We believe the fiercest fight between the US and China is on the artificial intelligence front. China hasn’t previously broken into the semiconductor chip space, but now has a shot. China is collecting massive amounts of data on its own population, and we believe its store of data on ex-China populations may also be greater than many nations realise. If China has orders of magnitude more high-quality data, it could catch up to the US. That said, the US responds well when faced with competition and it likely will continue to innovate in trying to stay ahead of China.
In the long run, this competition should benefit all five of the innovation platforms we are investing in and further accelerate the adoption of the underlying transformational technologies.
In fact, we recently hired an Asian Innovation analyst to focus specifically on China and innovative companies that are evolving in the region.
In February 2016, you predicted Netflix would grow its user base to more than 175 million by 2020, from 75 million at the time. With 193 million subscribers now, what gave you such early confidence? And is there a similar company today for which you predict such stratospheric customer expansion?
We looked at Netflix initially because it was, and still appears to be, the poster child for subscription video on demand. Many at the time thought that streaming video services would be a US-centric story. But we believed that it would be adopted globally, given that it is relatively cheaper than alternative entertainment formats. As the leader in the space, Netflix would have first-mover advantages to scale at a global level.
Today, a similar company that we have our eye on is Roku, which provides an affordably-priced line of hardware products to help consumers stream entertainment. Roku is the only company with a purpose-built operating system for TVs, and is now in more than 43 million households. Roku TV models, produced and sold by its TV OEM partners, account for more than one-in-three smart TVs sold in the US. Again, we believe this is an international story, while many see it only as a domestic opportunity.
Many IPOs have launched in recent years, but questions have been raised around the earning potential for some of these businesses. With so many options, how do you approach the investment case for IPOs within the innovation space?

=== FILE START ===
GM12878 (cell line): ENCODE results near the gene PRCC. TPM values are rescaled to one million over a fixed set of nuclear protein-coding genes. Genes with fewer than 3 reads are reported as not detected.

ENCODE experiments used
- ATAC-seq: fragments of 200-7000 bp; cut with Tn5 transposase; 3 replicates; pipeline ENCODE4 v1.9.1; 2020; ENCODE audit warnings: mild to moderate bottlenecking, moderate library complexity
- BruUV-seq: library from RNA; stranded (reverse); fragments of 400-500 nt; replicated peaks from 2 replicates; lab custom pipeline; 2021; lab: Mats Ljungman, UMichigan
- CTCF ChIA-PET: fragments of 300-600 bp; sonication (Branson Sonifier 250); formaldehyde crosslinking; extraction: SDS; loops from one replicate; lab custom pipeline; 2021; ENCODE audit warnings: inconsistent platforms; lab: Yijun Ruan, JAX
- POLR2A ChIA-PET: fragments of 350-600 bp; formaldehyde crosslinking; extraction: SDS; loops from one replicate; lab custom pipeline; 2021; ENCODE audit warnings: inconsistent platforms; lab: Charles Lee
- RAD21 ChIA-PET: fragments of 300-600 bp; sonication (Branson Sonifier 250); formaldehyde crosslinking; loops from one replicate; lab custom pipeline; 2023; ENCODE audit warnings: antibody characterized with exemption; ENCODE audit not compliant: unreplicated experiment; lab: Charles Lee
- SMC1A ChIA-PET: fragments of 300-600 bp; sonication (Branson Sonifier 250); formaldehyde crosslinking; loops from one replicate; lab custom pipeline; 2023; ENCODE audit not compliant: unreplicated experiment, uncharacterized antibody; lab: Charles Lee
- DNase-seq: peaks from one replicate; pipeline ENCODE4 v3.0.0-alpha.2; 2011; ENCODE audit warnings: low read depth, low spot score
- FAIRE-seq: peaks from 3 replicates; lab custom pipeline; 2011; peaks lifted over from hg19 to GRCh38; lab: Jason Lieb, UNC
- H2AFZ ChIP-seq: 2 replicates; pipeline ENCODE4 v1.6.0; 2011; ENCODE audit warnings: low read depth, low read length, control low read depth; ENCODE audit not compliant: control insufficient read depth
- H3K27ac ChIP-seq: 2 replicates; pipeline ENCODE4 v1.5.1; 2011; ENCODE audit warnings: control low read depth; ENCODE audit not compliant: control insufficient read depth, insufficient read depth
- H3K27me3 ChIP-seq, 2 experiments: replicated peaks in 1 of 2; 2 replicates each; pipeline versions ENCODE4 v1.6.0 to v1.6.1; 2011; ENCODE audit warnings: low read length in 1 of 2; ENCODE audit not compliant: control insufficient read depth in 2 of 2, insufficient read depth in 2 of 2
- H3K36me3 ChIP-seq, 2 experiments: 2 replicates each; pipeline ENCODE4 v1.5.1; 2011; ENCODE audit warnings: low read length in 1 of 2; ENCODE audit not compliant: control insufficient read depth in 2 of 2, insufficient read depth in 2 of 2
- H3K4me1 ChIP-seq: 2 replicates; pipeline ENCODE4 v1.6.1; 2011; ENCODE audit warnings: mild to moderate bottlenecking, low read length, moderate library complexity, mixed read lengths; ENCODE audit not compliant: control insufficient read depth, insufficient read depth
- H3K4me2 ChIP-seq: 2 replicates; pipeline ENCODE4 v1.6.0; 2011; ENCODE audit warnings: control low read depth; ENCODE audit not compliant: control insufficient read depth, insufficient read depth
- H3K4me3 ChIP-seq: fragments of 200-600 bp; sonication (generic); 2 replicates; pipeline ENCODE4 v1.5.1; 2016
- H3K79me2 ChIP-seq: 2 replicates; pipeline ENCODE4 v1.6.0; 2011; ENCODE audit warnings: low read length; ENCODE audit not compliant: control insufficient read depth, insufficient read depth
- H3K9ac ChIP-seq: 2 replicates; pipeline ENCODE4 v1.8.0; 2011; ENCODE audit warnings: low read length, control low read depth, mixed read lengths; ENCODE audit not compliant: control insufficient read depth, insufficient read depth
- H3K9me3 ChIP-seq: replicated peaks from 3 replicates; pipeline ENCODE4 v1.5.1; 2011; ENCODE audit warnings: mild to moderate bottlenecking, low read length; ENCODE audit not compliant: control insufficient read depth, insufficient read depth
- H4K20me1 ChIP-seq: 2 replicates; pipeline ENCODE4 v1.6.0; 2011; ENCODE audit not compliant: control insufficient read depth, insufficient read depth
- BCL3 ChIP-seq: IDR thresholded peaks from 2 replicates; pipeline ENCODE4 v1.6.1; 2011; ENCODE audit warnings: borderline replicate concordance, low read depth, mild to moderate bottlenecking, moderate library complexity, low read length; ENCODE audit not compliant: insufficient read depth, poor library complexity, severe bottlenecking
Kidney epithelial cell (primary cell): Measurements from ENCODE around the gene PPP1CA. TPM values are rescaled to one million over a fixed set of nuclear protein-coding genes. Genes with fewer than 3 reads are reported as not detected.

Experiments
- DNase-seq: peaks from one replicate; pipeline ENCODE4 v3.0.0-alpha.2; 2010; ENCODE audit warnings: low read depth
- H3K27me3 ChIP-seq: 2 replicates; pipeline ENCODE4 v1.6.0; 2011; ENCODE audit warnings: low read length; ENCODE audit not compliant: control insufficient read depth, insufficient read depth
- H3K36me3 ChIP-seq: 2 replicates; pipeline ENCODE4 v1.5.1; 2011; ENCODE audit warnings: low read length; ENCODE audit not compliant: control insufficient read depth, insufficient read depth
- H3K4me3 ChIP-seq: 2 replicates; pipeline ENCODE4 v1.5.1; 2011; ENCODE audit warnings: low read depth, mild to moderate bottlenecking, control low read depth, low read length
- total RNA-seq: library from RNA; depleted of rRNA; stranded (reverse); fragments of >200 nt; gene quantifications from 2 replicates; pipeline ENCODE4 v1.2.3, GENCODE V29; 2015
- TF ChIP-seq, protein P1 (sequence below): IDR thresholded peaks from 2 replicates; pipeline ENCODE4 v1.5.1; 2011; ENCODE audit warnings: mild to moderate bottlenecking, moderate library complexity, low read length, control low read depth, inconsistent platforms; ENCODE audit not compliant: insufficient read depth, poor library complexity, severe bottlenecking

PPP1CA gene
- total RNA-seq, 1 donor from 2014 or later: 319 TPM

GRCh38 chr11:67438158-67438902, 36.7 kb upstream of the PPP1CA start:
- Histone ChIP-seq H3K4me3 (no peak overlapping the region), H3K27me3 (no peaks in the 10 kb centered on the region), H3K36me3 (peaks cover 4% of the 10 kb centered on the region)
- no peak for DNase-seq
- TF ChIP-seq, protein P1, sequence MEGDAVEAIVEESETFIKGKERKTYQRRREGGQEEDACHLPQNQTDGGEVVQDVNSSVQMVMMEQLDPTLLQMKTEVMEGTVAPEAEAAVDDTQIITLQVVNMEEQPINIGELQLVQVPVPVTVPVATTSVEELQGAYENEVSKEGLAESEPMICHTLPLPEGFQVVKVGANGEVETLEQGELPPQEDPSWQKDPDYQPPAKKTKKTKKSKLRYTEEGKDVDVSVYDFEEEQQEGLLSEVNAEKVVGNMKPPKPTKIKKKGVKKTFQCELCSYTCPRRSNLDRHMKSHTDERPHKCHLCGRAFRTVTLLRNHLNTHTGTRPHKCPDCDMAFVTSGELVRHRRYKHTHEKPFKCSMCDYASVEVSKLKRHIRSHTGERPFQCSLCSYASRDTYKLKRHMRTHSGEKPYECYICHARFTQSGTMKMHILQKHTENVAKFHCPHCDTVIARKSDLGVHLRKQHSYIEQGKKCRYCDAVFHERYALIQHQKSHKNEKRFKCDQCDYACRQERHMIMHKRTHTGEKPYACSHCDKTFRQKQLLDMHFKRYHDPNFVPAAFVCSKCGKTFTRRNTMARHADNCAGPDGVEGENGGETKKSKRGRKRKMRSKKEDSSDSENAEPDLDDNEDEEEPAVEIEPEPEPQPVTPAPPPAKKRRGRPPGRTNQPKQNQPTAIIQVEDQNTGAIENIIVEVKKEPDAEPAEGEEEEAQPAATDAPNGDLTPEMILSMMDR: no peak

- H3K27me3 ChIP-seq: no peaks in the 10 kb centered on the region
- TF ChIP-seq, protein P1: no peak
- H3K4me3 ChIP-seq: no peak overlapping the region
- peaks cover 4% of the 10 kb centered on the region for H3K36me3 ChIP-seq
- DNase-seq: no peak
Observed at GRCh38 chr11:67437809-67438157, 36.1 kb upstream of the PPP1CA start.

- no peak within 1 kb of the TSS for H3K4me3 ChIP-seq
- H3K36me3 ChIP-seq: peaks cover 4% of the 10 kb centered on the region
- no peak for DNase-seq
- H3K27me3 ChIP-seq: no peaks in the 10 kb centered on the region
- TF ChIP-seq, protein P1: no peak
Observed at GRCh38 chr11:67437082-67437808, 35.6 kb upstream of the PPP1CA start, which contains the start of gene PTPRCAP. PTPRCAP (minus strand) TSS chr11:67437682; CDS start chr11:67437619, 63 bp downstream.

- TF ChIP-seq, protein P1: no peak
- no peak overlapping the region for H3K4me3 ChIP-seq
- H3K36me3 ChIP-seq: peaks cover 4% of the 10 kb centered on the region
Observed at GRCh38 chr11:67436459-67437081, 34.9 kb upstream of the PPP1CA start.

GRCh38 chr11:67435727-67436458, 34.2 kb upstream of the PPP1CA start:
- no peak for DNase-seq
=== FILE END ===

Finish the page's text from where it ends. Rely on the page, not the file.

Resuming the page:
We believe companies that are staying private for so long are spending too much time getting ready for their liquidity event, prettying things up, and they’re losing strategic focus.
Good cases in point are Uber and Lyft. By all rights, they should have the autonomous taxi network opportunity; they should be in pole position. But they’re nowhere close to that. In fact, their stocks have been cut almost in half since the IPO – even before the coronavirus.
If they had started outfitting the cars of their drivers, they could have much more data today than Tesla.
Data is the name of the game in the autonomous world – what really matters is who has the largest volume of real-world driving data, and the highest quality data, along with the best AI expertise.
Uber and Lyft don’t, because they weren’t thinking about this. But they should have been.
A year ago, it seemed you were constantly having to defend ARK’s positioning on Tesla, with many investors failing to understand the growth possibilities of the company. Fast forward a year and Tesla’s share price is up 535%, having recently gone above $2,000 a share. What is your thesis for Tesla from here?
We believe Tesla is going to launch a ride-hailing network to compete against Uber and Lyft. If it does that successfully, it will be able to provide drivers with cars. The total cost of ownership and operating will be about one-third less than a Toyota Camry. It’s going to be a win-win situation – drivers can pay USD5,000 down and work the rest of the car off by driving it, while Tesla gets the data that the driver delivers every day for its artificial intelligence engine.
When the world goes autonomous – unlike drivers who were working for Uber and Lyft, who will be left out of the party – Tesla’s ride-hailing network of drivers will likely own an autonomous car that will work for them. They will be entrepreneurs.
If Tesla pulls this off, it will be so much more profitable than just building cars. Electric-vehicle margins are in the 20% range; ride-hailing is probably in the 40s; and software-as-a-service and autonomous vehicles will be in the 80s. This is a margin structure that most auto analysts have never seen.
What does Tesla’s stock split mean for the company, and can you take us through how you approach a stock split scenario?